12 September 2018, Edition 198

Fields of green

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Lured by Tasmania’s lush green pastures, the Jackman family gathered up their herd of gentle red cows, and headed south to set up a dairy farm.

12 September 2018, Edition 198

Tassie’s avocado magic

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Tasmania’s next boom crop may well be none other than that much-loved tropical fruit – avocados.

13 August 2018, Edition 197

The insect rebellion

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Fried crickets sprinkled on tostadas. Insect infused elderberry sauce. Snapper topped with mealworms. These are just some of the ‘Rebel Foods’ appearing on Tasmanian menus, as locally-farmed insects push food frontiers.

13 August 2018, Edition 197

Taste of the Tarkine

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Artisan food crafted on the edge of the Tarkine wilderness is in big demand the world over, and further evidence that the north-west really is ‘Tasmania’s Pantry’.

11 July 2018, Edition 196

World’s best – again

Edition 196_Lubiana

An incredible hat-trick for Tasmania’s Stefano Lubiana Winery, which has just won world’s best bio-dynamic wine at a prestigious London show – for the third year in a row.

10 July 2018, Edition 196

December fruit-fly target

Fruit fly restriction zones in the north are expected to be in place for at least another six months. Fruit Growers Tasmania said mid-December is the earliest date that Tasmania would be able to regain its fruit-fly-free status, with president, Nick Hansen, saying this would depend on a number of factors. He told ABC News: “Fruit fly at present is in a winter hiatus, in that there is no field work progressing because [of] the temperature and the conditions within the Tasmanian winter. Programs will be in place in the spring to continue the ground work when temperatures start to increase.” He added if everything went well in spring, and no detections were incurred within the control area, then “re-instatement can be applied for to the Commonwealth government.” A 15-kilometre exclusion zone was put in place around Spreyton, in the north-west, after the discovery of fruit fly larvae in January. The zones around George Town and on Flinders Island also remain in place.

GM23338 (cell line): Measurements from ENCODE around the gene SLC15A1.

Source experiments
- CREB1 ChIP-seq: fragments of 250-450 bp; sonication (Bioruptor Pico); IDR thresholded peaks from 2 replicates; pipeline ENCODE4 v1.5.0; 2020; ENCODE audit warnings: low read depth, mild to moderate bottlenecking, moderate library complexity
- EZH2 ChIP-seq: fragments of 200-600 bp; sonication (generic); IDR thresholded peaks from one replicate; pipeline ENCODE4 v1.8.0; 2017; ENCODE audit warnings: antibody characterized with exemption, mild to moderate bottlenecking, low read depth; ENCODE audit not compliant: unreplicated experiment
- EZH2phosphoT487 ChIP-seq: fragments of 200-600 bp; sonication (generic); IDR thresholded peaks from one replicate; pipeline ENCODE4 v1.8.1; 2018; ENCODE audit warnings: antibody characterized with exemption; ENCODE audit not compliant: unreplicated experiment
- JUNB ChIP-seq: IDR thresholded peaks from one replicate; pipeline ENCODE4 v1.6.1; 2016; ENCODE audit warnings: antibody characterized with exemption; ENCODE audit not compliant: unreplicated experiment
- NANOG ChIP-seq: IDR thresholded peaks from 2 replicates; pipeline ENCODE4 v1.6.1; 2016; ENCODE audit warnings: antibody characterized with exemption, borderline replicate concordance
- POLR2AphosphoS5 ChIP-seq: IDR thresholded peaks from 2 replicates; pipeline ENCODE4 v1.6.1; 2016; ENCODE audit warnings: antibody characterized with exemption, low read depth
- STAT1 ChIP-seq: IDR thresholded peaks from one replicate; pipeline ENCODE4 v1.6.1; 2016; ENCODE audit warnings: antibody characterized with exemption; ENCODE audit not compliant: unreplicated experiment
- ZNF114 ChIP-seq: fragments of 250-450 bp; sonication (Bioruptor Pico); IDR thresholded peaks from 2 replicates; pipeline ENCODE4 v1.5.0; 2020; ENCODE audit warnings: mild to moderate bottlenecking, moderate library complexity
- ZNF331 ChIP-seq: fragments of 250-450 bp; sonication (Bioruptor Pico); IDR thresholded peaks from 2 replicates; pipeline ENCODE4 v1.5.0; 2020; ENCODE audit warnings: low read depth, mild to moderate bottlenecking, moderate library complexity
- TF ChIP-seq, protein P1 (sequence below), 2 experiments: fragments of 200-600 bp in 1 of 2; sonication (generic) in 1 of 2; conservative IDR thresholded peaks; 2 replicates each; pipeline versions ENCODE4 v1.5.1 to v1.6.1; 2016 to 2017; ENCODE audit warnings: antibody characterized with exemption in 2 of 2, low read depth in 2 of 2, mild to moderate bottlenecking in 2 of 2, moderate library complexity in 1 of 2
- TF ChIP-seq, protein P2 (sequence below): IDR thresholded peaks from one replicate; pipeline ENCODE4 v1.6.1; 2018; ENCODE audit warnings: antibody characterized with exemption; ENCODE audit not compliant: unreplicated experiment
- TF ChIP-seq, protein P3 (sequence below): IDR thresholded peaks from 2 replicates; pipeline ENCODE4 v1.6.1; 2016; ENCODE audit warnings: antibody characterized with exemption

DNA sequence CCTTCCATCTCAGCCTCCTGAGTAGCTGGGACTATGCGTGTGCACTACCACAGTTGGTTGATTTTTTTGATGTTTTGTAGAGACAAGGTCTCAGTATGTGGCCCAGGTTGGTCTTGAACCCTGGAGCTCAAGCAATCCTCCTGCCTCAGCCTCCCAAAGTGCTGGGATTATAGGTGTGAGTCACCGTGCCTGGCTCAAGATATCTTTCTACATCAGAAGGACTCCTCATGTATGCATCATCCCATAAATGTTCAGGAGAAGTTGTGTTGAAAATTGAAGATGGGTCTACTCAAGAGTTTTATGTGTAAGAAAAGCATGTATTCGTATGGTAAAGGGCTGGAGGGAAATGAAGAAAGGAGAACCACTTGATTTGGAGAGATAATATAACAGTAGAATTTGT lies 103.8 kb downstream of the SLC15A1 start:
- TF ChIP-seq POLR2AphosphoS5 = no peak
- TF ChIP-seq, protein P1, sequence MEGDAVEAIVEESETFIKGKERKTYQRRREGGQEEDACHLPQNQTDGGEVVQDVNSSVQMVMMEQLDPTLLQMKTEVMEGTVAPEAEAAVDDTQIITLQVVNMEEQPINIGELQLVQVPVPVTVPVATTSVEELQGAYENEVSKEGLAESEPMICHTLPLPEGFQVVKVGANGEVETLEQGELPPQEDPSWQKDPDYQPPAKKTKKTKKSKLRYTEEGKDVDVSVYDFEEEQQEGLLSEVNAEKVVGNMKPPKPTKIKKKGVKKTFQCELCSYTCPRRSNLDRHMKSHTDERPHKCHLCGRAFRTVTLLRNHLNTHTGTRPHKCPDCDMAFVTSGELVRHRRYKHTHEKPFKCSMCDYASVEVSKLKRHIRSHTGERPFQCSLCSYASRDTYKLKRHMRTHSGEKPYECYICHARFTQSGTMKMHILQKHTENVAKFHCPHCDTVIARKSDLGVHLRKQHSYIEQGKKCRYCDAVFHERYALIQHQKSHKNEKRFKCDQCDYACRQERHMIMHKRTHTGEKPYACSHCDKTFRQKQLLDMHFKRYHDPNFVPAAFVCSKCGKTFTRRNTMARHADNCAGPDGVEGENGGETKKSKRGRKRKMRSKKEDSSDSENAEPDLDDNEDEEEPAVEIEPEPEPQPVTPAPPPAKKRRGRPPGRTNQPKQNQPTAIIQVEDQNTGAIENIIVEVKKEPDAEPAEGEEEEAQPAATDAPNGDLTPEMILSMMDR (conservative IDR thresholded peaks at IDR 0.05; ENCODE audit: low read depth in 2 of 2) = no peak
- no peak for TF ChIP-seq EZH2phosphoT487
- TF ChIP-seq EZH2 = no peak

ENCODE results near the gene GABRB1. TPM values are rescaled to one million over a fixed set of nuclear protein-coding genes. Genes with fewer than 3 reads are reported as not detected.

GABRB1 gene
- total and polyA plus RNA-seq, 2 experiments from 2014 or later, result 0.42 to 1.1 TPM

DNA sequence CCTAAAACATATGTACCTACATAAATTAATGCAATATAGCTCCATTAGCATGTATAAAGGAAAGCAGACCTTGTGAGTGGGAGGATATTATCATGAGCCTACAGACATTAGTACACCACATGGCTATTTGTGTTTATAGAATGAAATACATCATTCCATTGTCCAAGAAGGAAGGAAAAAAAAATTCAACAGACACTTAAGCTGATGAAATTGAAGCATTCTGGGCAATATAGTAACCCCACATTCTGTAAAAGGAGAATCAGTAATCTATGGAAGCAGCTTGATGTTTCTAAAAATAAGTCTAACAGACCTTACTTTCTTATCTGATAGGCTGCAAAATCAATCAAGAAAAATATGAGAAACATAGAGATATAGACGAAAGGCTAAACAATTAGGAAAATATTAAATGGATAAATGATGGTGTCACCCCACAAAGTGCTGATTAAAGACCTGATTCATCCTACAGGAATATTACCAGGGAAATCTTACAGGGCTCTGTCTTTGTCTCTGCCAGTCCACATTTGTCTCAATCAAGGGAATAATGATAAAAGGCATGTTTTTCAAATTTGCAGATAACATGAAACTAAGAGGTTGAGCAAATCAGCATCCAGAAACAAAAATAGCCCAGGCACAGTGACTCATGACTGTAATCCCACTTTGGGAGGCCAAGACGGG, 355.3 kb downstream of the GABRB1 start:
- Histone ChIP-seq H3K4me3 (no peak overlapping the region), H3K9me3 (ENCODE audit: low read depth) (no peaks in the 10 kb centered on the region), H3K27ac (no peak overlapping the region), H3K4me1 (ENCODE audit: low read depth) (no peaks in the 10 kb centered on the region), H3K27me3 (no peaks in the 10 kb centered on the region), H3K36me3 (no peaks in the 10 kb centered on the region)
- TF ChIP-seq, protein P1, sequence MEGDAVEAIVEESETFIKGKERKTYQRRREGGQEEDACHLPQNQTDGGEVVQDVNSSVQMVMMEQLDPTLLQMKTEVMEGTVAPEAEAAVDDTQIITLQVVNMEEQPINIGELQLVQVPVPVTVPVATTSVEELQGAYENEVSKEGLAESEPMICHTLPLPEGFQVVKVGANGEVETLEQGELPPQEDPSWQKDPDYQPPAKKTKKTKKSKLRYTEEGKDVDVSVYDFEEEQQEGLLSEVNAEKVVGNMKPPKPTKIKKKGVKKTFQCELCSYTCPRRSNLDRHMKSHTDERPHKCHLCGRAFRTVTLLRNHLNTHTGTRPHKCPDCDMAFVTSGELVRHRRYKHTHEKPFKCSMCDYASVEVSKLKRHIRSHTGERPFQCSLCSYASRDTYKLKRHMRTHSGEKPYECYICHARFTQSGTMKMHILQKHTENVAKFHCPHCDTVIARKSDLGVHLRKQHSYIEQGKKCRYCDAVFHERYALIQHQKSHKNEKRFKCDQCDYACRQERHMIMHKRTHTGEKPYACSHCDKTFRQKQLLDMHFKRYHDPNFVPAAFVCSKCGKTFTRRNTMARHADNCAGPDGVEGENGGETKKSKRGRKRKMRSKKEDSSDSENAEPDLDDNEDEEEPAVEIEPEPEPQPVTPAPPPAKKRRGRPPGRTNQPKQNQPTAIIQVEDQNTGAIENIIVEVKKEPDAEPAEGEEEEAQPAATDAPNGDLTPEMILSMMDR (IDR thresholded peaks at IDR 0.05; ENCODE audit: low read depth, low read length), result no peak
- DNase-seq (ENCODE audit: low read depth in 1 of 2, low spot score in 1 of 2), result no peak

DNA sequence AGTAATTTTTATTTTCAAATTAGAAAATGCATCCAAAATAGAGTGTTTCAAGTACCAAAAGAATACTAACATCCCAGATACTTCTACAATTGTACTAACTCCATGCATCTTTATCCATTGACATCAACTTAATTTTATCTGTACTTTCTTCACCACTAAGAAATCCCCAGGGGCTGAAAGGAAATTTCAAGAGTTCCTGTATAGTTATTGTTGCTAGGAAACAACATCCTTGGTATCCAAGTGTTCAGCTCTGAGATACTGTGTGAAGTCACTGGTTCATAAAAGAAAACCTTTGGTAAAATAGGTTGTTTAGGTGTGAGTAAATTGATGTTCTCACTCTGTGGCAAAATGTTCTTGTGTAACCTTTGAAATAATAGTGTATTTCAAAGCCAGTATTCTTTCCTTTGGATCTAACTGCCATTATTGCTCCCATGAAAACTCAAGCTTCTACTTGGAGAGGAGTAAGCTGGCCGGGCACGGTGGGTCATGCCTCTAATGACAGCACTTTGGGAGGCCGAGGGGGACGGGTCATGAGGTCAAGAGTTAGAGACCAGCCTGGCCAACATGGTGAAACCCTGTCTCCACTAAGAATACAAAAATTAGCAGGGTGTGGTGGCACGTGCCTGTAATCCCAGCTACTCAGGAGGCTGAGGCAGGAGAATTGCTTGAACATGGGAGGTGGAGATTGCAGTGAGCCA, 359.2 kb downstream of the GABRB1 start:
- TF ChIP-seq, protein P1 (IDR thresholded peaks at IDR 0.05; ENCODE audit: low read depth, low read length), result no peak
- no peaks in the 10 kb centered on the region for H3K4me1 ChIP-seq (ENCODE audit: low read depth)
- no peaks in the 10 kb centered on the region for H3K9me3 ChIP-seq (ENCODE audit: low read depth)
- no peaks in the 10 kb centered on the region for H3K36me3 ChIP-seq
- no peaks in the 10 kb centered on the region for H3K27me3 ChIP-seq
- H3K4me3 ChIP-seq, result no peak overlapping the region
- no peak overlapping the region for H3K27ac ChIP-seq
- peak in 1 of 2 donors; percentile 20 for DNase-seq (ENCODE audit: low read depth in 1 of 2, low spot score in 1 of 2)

3 July 2018, Edition 196

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Edition 204_FireSculpture

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16 April 2019, Edition 204